Community Bands Together
September 21, 1989
Alisa Priddle and Chris Graham
Staff Reporters - The Windsor Star
“The only way to get back to it is cold turkey, the way we’re doing it. So let’s keep playing,” conductor Ernie Gerenda said.
And with that, the Windsor Community Concert Band (today known as Music Express) launched into a medley of themes from popular James Bond movies and a new season was under way.
The arrival of fall brought the first rehearsal for the 65-member band which has played its myriad of melodies for audiences around the world, including royalty.
Gerenda, who also doubles as music director, founded the band in 1974 as the University of Windsor Faculty of Education Band.
Three years later, it was opened to the community at large and today boasts musicians aged 16 to 67 from every walk of life. There are teachers, students, engineers, blue- and white-collar workers and housewives seeking escape one night a week. They come from Windsor, Detroit and every corner of the county.
There are about 100 members total but only 65 are actively playing at any given time, Gerenda said. Each year, there is a turnover rate of almost 15 per cent while some have been with the group since its inception.
Half are professional musicians and all donate their time and talent to offer their concerts as a public service.
“It speaks highly of them to give of their time,” Gerenda said. “It truly reflects their community spirit.”
He describes the music as “experimental in some senses.” Their repertoire consists of traditional concert-band material such as marches and semi-classical works. But they also launch into jazz and Broadway hits.
The range of sound is possible because the band includes the usual wind instruments and percussion, as well as electronic keyboards, bass and lead guitar.
Gerenda said the band likes experimenting with music and many of the teachers in the group take the ideas back to their classrooms.
The band has made a local name for itself by offering three distinct concerts annually: the Christmas show in December with the traditional lighting of the tree in Dieppe Gardens; an ethnic concert in February in conjunction with Heritage Week; and the Festival of the Arts presentation in May.
Gerenda said he is toying with the idea of a tribute to the Chinese for this year’s ethnic show.
What makes the bank unique is that a group of the musicians carry a tune as the Festival Singers and they have a resident mast of ceremonies in Doran McTaggert.
“We’re a self-contained package,” Gerenda said. “We play, sing, and have our own MC who tells stories.”
“We put on a show as well as a concert. We try to capture the flavor of a Vegas show. The only thing we don’t have is dancers and a chorus line.”
After a summer off, the band goes through the first-practice ritual of playing the numbers they performed last year.
“We’re off to a pretty good start,” Gerenda announced during a break in the first rehearsal.
While many had laid down their instruments for three months, some had only a two-month hiatus. That’s because this summer, the band toured England and Scotland in July, playing seven different concerts.
The crowing event was their last concert at Windsor Castle’s Frogmore Gardens. The band played background music for a party of the Royal Agricultural Society, hosted by the Queen and Prince Philip.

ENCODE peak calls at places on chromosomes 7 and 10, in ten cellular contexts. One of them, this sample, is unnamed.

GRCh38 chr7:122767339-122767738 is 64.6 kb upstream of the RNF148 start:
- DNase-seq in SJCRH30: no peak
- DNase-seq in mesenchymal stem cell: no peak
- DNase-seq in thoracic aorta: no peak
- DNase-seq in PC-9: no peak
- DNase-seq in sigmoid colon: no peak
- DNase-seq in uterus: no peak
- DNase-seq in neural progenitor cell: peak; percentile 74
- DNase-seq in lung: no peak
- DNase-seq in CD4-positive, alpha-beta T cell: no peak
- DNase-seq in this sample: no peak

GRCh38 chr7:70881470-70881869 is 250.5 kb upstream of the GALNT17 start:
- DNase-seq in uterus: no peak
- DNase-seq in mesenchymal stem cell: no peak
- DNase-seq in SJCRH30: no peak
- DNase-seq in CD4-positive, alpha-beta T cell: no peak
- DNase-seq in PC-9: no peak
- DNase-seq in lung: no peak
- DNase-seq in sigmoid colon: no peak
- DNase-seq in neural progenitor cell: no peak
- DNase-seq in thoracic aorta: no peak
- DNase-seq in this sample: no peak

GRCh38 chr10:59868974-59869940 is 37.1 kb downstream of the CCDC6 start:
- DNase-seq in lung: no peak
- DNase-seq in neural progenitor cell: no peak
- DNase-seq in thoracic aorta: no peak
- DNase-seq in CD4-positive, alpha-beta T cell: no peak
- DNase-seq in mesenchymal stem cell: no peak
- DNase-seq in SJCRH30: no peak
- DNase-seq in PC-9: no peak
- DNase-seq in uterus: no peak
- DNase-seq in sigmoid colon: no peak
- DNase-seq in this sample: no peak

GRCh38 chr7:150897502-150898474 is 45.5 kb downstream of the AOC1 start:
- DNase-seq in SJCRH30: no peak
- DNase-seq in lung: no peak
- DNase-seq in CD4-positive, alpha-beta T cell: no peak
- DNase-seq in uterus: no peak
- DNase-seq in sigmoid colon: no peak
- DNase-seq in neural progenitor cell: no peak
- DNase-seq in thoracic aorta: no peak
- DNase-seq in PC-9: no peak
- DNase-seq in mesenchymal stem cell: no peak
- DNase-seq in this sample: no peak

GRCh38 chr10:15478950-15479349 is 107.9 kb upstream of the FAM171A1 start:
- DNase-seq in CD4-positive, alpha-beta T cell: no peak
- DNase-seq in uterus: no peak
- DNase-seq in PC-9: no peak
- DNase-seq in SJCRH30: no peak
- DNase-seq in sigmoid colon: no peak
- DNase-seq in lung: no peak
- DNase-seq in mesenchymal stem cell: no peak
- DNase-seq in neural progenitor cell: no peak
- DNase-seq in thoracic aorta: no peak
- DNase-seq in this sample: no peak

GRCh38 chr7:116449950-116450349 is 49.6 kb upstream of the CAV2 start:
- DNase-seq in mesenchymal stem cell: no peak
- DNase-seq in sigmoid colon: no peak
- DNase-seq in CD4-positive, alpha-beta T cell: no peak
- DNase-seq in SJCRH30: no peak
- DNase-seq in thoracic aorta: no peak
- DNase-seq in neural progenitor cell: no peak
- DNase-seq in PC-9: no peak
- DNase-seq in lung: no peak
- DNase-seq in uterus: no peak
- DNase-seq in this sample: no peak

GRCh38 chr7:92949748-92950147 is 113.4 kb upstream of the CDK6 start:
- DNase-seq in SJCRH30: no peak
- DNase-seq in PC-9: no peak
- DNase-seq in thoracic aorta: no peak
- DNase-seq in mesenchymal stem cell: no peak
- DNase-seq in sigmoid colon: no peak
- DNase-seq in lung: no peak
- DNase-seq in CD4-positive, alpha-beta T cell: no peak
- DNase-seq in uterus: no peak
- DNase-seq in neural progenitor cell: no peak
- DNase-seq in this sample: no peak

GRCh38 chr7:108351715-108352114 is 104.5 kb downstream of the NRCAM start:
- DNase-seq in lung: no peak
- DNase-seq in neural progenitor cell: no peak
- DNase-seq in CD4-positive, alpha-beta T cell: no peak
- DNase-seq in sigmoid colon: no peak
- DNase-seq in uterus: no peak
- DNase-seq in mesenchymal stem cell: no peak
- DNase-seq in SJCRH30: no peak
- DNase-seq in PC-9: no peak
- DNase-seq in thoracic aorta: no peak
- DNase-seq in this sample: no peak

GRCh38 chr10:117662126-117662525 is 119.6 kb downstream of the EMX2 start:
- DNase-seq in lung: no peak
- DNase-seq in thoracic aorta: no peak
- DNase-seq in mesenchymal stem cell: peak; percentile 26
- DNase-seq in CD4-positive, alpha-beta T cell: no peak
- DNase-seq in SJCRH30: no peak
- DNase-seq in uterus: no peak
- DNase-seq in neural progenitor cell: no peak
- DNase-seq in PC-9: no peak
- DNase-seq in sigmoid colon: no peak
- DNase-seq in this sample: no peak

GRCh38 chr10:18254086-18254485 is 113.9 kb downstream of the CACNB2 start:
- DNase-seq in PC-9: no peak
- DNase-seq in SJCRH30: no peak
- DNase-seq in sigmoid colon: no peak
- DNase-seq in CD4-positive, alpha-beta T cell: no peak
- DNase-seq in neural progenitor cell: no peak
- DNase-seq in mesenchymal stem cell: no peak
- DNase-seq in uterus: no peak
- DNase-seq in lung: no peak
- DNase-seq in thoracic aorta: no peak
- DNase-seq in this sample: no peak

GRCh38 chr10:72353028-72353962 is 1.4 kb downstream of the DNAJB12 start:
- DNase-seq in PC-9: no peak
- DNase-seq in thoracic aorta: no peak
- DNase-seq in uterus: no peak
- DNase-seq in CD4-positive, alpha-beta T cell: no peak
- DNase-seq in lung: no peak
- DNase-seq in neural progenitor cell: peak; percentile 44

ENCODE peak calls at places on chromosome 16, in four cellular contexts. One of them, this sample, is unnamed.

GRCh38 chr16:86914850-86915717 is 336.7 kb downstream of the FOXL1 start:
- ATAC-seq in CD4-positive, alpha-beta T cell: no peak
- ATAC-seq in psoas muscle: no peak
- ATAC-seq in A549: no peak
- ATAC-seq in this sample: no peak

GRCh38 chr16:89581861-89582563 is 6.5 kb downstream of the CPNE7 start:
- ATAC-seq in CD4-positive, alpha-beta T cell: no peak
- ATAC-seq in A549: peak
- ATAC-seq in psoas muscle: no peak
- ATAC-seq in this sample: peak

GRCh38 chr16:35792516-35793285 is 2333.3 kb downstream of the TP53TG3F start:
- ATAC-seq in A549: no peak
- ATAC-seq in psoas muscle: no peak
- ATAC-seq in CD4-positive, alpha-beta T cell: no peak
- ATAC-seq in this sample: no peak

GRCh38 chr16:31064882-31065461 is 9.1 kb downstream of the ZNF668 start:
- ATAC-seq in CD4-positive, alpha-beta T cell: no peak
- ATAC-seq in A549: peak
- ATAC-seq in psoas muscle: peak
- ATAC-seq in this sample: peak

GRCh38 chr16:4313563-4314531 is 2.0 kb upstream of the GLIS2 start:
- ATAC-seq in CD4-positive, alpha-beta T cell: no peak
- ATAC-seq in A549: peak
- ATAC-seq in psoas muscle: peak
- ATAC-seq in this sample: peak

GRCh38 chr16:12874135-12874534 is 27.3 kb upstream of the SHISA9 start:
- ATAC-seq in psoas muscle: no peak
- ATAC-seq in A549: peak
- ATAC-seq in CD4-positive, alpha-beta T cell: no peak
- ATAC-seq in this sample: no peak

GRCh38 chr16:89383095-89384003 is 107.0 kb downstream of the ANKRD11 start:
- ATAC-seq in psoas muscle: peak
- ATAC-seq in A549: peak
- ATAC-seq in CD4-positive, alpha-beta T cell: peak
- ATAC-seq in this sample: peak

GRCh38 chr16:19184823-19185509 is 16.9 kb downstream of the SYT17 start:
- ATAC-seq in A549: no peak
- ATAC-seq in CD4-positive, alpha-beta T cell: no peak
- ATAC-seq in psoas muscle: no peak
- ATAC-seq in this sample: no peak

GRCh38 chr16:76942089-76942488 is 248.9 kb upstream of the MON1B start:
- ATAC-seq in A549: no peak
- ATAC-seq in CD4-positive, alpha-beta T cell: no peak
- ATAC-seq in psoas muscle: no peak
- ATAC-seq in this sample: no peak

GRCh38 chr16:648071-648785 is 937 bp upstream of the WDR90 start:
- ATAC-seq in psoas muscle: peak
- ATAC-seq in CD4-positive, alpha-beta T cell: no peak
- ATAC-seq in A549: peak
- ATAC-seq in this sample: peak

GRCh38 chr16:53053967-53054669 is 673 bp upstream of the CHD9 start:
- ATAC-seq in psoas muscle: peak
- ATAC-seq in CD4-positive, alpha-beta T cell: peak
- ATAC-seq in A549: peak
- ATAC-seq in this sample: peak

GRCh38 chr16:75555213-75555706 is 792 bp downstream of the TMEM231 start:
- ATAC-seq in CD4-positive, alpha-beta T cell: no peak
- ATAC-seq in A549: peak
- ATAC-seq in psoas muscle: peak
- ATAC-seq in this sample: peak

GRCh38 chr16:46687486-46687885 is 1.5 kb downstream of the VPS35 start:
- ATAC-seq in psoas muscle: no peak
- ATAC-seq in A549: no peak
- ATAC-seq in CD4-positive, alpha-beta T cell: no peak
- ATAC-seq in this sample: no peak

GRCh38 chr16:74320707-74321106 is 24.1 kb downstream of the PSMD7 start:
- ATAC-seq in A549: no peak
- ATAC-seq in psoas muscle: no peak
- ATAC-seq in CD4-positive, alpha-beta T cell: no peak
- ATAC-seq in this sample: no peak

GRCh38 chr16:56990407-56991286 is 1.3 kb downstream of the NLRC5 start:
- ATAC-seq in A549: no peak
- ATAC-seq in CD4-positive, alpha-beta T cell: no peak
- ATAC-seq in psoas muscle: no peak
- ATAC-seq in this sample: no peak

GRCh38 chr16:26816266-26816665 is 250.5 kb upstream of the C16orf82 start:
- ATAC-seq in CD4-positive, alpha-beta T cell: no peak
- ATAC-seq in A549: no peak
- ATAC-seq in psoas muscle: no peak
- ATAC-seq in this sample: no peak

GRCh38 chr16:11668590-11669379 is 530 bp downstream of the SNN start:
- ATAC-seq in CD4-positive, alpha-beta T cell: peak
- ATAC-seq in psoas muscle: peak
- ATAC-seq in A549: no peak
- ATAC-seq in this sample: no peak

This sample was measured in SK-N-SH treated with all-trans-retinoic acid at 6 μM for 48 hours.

“It was very exciting” band member Kathleen Patterson, “Every time you had even a few measures of rest, your head was darting over to see where she was.”
When the Queen did address the group, Patterson said the band section looked like a wall of flashcubes.
Gerenda said they had a four-hour session the day before on the security and protocol measures to be followed. They were to play set music before the Queen’s arrival, formal numbers during her one-hour visit and then “let her rip” after she left. “That’s when La Bamba came out and everyone danced. We played until they ran out of champagne,” he said.
The band raised half the trip’s cost of $104,000 during the previous 2 ½ years. The 52 members who went paid for the rest.
They received a $4,000 grant from the city and souvenirs to hand out to their audiences.
“We shook everyone’s hand and filled it with something from Windsor,” band member Jerry Brown said.
The band didn’t charge for any of its concerts, although some of the local sponsoring groups charged admission to raise money for local causes.
They played everything from La Bamba to Back to enthusiastic audiences and squeezed in as much sightseeing as possible. “We’re talking seeing two countries in two weeks. It was nonstop,” Brown said.
There were a few hitches though. “Frogmore House was in the process of being renovated, so we had plaster dust all over us,” Brown said.
Twice the equipment truck got lost. In the city of Chester, England, the driver forgot where she had parked and spent a few hours searching for it.
When the band changed their route to Conventry, England, they forgot to inform the bus driver. The closer it got to showtime, the more frantic the musicians became. The truck pulled up at the last minute and went onstage without a warmup.
Things were dicy in Edinburgh, Scotland, when the concert was almost cancelled because of a strike at the performance hall.
“We talked to one man and he didn’t know if he’d be there striking or if he’d be there watching the show,” Patterson said.
Gerenda said the band likes to travel, to share their music and tell audiences that this is what they do back home, this is Canadiana.
He said they are better received on the road than they are at home.
“It could be because people have seen us before or many think homegrown is not as good as from somewhere else.”
This season the band will be staying closer to home with plans for performances in Leamington, Chatham and London, Gerenda said.